Our Tree Named Steve
Our Tree Named Steve
G.P. Putnam's Sons Books for Young Readers, Hardcover, 9780399237225, 32pp.
Publication Date: April 2005
A long time ago, when you were little, Mom and I took you to where we wanted to build a house . . . . I remember there was one tree, however, that the three of you couldn't stop staring at . . . ."
After the family spares him from the builders, Steve the tree quickly works his way into their lives. He holds their underwear when the dryer breaks down, he's there when Adam and Lindsay get their first crushes, he's the centerpiece at their outdoor family parties. With a surprising lack of anthropomorphizing, this is a uniquely poignant celebration of fatherhood, families, love, and change.
David Catrow is an editorial cartoonist and the illustrator of more thanseventy books for children, including the New York Times bestseller I Ain't Gonna Paint No More! and I Like Myself!, both written by Karen Beaumont, Dozens of Cousins by Shutta Crum, Plantzilla by Jerdine Nolen, and Rotten Teeth by Laura Simms. He lives in Ohio. Visit his website at www.catrow.com.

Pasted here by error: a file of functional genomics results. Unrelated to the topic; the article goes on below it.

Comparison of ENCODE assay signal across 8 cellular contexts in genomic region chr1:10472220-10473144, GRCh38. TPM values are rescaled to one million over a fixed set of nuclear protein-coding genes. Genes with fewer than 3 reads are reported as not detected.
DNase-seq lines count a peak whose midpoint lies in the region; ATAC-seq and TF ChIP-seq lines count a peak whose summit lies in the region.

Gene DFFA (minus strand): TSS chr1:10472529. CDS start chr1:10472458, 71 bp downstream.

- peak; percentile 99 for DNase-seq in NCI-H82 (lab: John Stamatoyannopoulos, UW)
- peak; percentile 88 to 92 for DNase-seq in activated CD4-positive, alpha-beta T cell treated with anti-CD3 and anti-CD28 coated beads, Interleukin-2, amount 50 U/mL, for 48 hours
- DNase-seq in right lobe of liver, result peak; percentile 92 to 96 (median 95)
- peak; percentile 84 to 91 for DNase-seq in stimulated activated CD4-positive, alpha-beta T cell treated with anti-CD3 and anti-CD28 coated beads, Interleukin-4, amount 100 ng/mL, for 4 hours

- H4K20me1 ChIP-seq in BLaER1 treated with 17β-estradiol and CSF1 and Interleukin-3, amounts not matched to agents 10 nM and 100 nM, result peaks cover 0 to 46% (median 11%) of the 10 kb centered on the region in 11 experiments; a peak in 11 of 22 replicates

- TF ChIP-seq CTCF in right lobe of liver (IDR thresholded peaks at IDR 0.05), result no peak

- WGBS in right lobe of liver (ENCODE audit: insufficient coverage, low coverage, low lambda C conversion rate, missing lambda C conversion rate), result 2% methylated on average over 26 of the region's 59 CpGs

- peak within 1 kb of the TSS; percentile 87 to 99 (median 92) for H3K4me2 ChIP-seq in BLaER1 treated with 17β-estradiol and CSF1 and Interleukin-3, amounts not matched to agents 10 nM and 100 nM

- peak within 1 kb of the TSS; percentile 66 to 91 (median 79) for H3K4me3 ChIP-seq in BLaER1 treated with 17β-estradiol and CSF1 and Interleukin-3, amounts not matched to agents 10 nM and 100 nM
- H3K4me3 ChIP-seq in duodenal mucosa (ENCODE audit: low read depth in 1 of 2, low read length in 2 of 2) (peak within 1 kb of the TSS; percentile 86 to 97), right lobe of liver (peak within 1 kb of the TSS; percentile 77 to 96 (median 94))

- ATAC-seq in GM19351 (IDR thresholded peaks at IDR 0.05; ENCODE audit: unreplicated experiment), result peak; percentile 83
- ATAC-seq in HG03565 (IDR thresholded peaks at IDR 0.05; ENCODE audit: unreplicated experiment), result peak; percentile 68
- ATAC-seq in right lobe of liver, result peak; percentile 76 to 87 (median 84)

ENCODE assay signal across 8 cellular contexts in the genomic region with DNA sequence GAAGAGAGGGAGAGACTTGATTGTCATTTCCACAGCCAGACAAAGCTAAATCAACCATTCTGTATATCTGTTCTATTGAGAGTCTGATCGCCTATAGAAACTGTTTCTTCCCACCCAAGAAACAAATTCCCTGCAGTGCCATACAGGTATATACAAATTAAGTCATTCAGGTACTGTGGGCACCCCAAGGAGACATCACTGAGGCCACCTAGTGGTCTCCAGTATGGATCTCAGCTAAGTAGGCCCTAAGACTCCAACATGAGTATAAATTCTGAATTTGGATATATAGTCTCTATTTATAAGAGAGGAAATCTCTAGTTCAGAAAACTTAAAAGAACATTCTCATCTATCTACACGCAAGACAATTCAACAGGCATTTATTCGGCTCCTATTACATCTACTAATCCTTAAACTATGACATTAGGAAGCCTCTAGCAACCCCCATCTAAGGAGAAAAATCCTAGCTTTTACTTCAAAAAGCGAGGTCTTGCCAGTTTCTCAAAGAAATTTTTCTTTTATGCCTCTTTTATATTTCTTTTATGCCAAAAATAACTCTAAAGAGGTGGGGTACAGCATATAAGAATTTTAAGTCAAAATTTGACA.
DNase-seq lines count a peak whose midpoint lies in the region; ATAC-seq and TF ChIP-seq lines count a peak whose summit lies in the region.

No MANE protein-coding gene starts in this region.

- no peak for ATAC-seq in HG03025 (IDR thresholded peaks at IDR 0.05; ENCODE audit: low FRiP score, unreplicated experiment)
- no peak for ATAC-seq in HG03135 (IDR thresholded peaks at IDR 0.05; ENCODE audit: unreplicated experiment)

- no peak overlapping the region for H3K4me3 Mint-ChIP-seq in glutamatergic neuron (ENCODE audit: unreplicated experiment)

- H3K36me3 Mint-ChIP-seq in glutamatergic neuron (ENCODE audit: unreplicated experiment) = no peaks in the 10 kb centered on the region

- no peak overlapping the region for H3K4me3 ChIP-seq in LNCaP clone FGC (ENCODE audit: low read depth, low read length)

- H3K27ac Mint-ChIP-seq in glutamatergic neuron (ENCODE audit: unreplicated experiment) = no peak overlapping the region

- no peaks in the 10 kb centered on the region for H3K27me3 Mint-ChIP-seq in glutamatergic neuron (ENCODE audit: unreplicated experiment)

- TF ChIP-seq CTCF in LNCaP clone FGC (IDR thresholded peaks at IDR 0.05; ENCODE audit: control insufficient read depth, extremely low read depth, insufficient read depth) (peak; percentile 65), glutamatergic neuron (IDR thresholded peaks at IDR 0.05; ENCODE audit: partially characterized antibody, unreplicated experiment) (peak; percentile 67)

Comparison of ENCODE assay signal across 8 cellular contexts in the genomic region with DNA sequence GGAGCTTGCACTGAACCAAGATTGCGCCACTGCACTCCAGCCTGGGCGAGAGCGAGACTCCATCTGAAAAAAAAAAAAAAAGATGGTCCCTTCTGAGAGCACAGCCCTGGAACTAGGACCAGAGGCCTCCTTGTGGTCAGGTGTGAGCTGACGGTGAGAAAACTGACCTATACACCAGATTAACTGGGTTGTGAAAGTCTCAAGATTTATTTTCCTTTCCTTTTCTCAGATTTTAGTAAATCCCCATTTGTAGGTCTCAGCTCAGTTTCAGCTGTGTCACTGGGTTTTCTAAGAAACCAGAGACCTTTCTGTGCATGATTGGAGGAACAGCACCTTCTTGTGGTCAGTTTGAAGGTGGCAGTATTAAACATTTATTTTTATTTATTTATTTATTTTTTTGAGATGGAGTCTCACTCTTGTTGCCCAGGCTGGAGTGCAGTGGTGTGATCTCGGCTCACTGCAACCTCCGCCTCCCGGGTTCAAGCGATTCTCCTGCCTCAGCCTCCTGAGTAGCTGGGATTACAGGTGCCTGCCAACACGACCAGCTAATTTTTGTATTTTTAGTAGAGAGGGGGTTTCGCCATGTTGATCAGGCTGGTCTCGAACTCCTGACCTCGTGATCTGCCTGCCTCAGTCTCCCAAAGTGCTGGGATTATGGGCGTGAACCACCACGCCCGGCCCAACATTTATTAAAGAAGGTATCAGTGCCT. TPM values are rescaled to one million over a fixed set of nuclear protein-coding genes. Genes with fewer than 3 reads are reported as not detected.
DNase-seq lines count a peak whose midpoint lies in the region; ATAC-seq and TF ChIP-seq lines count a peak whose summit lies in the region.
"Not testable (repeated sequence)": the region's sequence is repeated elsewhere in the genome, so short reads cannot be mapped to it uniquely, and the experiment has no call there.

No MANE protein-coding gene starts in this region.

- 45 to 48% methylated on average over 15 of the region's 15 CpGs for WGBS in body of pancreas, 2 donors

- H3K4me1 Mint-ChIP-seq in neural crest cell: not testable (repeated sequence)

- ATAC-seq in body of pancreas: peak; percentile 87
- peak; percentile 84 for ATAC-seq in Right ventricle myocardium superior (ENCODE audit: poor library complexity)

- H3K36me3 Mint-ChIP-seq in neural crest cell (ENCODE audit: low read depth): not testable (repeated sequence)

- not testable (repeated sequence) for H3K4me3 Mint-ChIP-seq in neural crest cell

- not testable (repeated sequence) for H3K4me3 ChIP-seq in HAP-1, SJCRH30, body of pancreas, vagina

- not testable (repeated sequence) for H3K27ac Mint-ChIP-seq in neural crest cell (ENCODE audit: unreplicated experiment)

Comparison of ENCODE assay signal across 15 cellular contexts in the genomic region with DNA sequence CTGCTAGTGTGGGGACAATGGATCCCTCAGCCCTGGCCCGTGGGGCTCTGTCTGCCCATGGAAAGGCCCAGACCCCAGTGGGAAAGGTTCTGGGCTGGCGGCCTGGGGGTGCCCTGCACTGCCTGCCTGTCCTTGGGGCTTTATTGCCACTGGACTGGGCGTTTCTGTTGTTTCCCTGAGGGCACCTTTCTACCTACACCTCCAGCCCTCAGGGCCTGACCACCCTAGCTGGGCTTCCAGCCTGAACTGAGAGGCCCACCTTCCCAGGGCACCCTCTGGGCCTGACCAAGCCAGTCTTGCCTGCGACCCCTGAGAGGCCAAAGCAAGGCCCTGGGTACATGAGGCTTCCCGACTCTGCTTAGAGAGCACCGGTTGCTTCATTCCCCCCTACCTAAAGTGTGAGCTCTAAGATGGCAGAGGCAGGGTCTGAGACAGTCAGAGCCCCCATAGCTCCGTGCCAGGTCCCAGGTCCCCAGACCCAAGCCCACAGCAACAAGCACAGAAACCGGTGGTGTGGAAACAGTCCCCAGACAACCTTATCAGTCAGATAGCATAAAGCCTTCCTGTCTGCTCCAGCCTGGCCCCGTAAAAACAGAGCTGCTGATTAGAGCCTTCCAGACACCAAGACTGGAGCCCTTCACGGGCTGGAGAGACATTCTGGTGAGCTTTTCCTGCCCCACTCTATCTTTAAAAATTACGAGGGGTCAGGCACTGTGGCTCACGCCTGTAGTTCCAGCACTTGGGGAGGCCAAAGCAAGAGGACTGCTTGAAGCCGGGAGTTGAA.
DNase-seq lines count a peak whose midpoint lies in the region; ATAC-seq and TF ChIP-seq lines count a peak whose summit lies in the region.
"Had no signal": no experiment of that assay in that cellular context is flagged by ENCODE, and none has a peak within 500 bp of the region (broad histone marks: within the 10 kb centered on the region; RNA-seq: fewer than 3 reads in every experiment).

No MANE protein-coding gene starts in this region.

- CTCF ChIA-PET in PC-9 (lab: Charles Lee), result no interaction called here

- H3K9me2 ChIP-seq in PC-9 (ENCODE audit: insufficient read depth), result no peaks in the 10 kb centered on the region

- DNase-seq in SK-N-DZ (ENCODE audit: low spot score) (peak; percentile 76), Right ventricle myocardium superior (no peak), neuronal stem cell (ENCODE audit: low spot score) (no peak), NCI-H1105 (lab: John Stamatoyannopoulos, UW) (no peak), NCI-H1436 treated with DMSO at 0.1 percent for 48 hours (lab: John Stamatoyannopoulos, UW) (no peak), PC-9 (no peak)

In a letter to his three children who are visiting their grandparents, a father recalls all the wonderful things Steve the tree has been to their family. When they visited the empty lot where they would build their house, Sari, the youngest, couldn't say tree, so she said "Steve." Thus, a family friend was dubbed. He was perfect for shade and hanging laundry when the dryer broke. He even held a hammock for fat Uncle Chester and drank all the sewer water when the sump backed up. Being a tree has its dangers, and a storm knocked Steve down. Friend to the last, Steve didn't fall on the house, doghouse, swing set or garden. Dad's writing to warn the kids that Steve won't greet them when they return, but his lumber has made a wonderful new playhouse. Zweibel and Catrow have created a faultless piece of bibliotherapy for children working through loss. Catrow's usual bright, wide-eyed, exuberant watercolors bring individuality and immediacy to Zweibel's simple text. Steve's almost-face shines in each illustration of this sentimental tribute.
Kirkus Reviews, starred review